Optimisation is the enemy of creativity in marketing and music

Optimisation is the enemy of creativity in marketing and music

My new column for The Drum is live:

No, you are not becoming crankier as you approach middle age – music is indeed getting worse every year. And the marketing industry’s obsession with optimisation is to blame.

In late 2017, the YouTube channel Thoughty2 published a video exploring how music has changed over the decades. After starting with The Beatles, the narrator continues with an example of classic British understatement: “Fast forward to 2010, when Justin Bieber released his hit single Baby. This is generally considered to be a bad move.”

According to the research in the video, lyrical intelligence, harmonic complexity, and timbral diversity have decreased while dynamic range compression has been used to make music louder and louder. In short, songs are becoming stupider – especially since every hit now includes the “millennial whoop” as well.

“Instead of experimenting with different musical techniques and instruments, the vast majority of pop music today is built using the exact same combination of keyboard, drum machine, sampler, and computer software,” Thoughty2’s narrator states. “This might be considered as progressive by some people, but it truth it sucks the creativity and originality out of music – making everything sound somewhat similar.”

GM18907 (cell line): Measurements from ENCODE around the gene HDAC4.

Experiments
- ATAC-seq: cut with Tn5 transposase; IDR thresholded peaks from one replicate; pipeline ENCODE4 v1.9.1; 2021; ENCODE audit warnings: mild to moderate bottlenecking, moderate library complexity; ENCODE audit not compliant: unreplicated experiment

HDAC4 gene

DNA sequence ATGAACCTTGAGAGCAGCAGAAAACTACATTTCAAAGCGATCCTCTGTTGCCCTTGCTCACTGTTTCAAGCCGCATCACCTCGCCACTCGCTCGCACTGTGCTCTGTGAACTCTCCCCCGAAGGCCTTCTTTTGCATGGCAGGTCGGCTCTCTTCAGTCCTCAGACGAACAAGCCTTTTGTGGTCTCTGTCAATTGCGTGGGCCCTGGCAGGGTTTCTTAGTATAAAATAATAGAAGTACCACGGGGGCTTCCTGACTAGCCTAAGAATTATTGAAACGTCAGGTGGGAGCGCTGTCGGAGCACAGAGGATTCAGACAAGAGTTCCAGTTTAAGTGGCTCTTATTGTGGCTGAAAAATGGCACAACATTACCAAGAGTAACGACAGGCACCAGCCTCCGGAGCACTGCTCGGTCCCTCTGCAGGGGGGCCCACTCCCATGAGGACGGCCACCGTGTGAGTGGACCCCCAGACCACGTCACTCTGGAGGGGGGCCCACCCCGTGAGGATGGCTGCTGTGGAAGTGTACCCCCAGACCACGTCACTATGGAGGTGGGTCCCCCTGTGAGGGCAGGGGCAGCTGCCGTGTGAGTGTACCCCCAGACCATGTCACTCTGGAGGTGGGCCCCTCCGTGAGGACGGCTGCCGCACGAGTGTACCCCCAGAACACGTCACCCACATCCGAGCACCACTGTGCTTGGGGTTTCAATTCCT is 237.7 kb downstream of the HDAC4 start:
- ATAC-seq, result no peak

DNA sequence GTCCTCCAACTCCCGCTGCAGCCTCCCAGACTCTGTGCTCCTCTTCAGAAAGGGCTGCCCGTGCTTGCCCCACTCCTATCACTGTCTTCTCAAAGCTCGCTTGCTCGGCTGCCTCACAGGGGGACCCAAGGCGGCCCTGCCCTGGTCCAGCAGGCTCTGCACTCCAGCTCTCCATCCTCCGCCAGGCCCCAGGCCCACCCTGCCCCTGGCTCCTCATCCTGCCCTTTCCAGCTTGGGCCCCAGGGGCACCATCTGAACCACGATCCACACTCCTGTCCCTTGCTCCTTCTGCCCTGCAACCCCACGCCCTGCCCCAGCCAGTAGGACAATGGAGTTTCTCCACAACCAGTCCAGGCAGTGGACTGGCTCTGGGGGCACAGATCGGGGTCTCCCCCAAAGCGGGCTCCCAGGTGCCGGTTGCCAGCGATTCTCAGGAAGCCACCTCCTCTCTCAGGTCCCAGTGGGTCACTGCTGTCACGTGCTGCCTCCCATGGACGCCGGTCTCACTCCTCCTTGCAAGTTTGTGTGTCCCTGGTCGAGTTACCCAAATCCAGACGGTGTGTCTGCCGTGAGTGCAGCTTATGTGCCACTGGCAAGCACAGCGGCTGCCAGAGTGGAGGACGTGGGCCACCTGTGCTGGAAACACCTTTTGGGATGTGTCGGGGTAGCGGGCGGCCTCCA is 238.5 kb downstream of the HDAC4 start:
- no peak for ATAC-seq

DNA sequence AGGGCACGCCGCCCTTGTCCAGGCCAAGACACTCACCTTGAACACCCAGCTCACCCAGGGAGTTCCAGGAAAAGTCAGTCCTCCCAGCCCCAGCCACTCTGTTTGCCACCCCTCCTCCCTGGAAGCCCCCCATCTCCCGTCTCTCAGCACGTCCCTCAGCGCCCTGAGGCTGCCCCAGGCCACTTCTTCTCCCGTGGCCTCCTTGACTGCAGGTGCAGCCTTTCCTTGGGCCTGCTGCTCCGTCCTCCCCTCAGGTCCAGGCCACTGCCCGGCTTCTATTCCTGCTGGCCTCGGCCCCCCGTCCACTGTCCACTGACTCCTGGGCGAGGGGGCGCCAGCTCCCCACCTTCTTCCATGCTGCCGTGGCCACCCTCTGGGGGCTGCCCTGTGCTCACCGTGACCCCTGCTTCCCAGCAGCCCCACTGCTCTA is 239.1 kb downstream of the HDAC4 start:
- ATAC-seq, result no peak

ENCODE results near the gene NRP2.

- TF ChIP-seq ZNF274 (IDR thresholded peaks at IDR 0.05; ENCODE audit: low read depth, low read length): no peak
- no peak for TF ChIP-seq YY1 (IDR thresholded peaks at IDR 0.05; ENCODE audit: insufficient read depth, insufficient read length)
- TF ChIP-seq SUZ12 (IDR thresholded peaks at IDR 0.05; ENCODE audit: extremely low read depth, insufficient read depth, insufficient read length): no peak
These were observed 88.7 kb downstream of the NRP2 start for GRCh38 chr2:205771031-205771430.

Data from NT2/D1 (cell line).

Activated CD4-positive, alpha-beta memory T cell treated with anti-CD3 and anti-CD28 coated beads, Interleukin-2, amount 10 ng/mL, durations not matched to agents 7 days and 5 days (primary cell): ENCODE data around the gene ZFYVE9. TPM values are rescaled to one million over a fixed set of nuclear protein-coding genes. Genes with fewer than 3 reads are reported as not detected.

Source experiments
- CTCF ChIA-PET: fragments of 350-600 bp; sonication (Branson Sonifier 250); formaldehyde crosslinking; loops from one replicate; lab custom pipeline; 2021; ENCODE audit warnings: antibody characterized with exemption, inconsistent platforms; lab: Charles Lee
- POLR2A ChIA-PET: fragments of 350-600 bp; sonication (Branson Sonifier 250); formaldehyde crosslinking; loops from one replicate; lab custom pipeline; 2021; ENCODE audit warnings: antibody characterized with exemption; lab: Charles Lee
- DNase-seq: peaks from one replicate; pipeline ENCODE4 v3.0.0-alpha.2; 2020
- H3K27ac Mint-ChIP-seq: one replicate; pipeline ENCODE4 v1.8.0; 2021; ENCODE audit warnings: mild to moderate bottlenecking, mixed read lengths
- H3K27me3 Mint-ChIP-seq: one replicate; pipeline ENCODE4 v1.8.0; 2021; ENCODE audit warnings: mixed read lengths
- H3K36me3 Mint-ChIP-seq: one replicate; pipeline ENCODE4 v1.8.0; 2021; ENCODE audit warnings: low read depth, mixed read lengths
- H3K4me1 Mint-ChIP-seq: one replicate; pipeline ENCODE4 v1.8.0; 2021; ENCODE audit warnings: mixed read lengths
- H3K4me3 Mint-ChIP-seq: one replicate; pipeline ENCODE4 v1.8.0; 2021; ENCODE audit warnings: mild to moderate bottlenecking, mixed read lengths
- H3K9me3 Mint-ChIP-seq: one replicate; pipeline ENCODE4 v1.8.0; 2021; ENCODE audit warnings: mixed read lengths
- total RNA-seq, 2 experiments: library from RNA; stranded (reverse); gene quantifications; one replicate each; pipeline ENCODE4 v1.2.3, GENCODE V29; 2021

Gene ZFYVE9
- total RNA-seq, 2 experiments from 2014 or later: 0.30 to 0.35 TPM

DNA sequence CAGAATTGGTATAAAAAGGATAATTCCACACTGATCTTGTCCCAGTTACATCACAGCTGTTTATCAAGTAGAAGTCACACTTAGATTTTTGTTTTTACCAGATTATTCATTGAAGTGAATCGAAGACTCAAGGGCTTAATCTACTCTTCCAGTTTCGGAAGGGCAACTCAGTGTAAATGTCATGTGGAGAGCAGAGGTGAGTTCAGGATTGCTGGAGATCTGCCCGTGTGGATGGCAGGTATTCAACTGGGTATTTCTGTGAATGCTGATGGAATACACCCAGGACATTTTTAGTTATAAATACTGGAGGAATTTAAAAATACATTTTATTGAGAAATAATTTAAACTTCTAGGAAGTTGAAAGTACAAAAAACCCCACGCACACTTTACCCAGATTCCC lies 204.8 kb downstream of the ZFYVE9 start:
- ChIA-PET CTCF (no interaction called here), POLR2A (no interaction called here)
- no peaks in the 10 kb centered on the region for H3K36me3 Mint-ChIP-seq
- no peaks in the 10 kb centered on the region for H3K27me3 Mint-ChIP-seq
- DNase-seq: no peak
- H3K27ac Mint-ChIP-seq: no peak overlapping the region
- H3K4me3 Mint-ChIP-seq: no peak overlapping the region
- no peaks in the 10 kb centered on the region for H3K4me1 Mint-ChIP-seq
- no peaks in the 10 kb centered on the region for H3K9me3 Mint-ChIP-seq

As a rule, businesses do not like risk. The video states that record companies today must spend anywhere from $500,000 to $3m to sign and market a new artist. That is a lot of money to spend on a band without being fully confident of success.

To minimise the risk and maximise the potential return, these companies optimise the music to do whatever seems to have worked in the past. Same set of instruments? Check. Simple lyrics? Check. Is it loud? Check. Simple melody? Check. Can you dance to it? Check. Millennial whoop? Check check.

But that optimisation process is a downward spiral that will result only in songs that will make Rebecca Black’s Friday sound as brilliant as Led Zeppelin’s Kashmir. It is creating music by paint-by-numbers. It is ticking boxes rather than being creative. And the same thing is occurring in the marketing industry today.

Read the rest here.

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